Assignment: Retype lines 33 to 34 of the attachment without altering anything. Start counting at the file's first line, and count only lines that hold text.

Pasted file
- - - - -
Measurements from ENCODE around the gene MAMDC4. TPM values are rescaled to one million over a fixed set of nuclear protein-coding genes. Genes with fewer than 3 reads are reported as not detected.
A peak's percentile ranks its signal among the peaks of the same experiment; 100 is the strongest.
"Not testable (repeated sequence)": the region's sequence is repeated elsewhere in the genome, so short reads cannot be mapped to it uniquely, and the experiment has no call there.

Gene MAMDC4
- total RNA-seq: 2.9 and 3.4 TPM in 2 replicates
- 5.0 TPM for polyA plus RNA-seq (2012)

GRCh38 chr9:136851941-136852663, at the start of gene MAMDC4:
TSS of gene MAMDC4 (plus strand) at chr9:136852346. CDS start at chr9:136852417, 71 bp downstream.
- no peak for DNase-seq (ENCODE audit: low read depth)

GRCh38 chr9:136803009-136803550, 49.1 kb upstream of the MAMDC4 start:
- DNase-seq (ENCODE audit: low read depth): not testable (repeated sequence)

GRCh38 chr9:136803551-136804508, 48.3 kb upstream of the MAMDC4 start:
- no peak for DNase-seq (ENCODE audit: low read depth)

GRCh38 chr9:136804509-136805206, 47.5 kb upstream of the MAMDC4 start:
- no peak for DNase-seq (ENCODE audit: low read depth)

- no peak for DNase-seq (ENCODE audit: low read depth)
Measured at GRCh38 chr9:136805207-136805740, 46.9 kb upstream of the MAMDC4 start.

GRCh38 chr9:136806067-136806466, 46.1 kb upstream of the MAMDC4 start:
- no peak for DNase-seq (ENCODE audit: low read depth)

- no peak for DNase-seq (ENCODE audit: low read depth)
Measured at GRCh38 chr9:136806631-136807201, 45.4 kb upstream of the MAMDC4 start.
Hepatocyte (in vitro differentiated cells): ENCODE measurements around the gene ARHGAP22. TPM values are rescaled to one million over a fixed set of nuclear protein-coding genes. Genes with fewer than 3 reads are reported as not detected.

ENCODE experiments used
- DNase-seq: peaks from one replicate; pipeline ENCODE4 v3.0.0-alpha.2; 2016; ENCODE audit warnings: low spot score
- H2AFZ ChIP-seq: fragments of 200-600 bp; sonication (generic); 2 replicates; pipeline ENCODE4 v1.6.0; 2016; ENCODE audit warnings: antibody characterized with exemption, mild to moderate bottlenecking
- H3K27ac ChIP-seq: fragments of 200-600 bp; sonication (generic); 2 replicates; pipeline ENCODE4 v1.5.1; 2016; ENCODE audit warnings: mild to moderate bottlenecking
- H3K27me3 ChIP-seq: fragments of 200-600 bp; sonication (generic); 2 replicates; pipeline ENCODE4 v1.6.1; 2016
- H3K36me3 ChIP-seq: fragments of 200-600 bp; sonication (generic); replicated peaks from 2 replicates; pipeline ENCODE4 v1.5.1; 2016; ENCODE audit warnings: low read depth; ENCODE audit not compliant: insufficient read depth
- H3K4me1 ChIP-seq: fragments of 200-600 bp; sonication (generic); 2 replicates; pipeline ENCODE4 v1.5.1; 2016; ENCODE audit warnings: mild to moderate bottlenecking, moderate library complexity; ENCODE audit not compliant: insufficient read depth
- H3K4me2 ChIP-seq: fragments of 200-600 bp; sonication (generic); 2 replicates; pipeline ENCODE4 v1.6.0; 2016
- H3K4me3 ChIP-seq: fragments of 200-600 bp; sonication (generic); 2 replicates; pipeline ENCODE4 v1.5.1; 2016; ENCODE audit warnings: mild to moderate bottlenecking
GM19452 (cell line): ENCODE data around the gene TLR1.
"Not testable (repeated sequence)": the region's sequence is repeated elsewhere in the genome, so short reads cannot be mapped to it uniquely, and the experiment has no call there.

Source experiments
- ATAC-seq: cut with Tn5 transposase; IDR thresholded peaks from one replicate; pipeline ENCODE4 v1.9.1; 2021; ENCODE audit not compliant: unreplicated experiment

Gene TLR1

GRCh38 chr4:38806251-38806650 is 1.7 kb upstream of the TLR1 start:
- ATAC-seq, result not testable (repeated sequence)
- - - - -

"Not testable (repeated sequence)": the region's sequence is repeated elsewhere in the genome, so short reads cannot be mapped to it uniquely, and the experiment has no call there.

Source experiments